NAOS team with the headmaster of Keerpunt
-Antwerp is located in the northernmost part of Belgium, in the region of Flanders. It is the second biggest city in the country and boasts a reputation for being an extremely multicultural place, a trend which has been strengthened by the geopolitical significance of the city’s large port. Numerous ethnically diverse groups make up an astounding 39% of the city’s total population, and impressively, studies project that ratio of people with migrant background to go up to about 55% by 2020. Unsurprisingly, these rapidly rising numbers have caused a challenge to education policy makers, and large efforts are currently in play to mitigate high drop-out rates and school completion delays, paired with a vitally impactful low socioeconomic status for a sizable number of people.
-The NAOS partners participating in the Antwerp study visit were Netherlands and Greece; the educational diversity themes emphasized during our visit were school community relationships and parent participation. We were fortunate to observe two extraordinary schools, both of which comprised commendable leadership, were willing to collaborate with copious educational stakeholders, and as we got to see- schools which were proud of their uniqueness and diverse makeup. On the first day we visited secondary school Het Keerpunt, a building which has been recently offered as a “cultural hub” in the middle of the diverse neighborhood of Borgerhout. Het Keerpunt currently teams up with a number of initiatives from the construction and cultural (opera, theater) sectors. Its willingness to serve the entire community and not just the schools’ students is reflected in the 20,000 people that yearly pass by the school for a particular event or workshop. On our second day, we visited De Schakel, a primary school located in the equally multicultural district of Hoboken. We observed an incredibly active, proud open-door policy school, largely defined by its participation in PIEO (The Innovation in Excellence of Education) initiative. It constitutes a home environment for the parents of the students, often people who have grown up in very unfortunate circumstances and are illiterate. The schools’ efforts have gone a long way in helping these parents and their children with talent development, language acquisition as well as extracurricular involvement.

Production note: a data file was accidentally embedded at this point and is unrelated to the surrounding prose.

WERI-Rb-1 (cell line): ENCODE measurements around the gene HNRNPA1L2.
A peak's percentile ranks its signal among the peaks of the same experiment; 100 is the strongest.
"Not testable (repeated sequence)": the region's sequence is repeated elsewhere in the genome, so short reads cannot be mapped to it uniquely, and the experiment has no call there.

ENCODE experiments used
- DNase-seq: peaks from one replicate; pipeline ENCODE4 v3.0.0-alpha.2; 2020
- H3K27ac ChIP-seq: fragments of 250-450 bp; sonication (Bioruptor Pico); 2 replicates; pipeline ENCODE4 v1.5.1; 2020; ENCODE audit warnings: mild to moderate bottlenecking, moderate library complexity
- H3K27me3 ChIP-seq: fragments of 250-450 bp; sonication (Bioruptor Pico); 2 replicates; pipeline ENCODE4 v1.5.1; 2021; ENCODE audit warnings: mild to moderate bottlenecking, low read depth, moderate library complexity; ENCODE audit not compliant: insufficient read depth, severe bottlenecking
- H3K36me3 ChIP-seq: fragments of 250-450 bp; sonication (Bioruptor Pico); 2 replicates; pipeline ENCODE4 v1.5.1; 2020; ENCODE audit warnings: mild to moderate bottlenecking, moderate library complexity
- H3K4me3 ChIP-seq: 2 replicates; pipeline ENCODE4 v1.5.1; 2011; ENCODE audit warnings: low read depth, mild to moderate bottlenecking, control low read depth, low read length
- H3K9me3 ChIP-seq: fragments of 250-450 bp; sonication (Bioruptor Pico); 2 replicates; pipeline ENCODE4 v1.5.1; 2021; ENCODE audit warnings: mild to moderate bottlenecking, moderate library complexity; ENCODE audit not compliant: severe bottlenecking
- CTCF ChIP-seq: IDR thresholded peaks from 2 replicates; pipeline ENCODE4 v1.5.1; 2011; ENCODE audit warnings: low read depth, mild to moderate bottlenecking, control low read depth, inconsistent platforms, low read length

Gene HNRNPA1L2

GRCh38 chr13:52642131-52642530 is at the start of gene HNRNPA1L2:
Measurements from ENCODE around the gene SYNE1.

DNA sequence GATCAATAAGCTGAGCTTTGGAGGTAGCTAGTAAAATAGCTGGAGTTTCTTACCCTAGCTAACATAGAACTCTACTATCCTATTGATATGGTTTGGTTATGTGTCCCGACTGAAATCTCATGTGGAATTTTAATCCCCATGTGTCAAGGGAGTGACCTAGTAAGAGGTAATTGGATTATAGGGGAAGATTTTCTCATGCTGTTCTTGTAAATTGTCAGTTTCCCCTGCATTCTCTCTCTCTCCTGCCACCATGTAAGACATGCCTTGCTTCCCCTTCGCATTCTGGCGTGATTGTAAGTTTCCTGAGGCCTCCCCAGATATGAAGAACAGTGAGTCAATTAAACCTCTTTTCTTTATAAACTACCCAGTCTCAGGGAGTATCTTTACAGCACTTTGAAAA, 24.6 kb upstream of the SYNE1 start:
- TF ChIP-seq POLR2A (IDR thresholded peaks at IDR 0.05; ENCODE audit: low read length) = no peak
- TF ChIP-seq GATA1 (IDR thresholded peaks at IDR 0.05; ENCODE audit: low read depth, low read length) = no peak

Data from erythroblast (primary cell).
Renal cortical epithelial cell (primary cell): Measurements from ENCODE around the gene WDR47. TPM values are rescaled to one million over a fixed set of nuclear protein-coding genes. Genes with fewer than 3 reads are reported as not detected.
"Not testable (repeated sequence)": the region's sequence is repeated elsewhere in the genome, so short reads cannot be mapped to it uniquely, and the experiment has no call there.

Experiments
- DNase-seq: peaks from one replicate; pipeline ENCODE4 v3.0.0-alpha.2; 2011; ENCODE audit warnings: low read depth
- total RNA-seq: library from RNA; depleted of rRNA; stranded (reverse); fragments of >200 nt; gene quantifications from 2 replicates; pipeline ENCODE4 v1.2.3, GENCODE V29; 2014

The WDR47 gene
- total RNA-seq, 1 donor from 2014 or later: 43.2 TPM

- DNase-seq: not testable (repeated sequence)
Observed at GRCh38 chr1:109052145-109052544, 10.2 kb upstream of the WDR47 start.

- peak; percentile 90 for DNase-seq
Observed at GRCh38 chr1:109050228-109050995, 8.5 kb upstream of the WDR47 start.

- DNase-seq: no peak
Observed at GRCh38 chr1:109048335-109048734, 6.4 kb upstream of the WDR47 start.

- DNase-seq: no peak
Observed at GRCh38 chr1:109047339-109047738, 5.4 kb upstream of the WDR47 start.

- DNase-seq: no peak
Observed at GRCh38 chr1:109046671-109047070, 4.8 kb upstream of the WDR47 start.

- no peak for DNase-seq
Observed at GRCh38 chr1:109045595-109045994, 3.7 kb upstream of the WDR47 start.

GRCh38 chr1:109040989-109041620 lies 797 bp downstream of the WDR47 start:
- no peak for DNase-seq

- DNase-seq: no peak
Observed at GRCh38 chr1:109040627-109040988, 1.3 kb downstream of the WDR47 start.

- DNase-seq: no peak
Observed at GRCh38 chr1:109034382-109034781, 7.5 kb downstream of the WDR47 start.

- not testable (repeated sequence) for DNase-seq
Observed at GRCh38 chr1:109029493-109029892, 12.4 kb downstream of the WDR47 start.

The Antwerp visit report can be accessed here: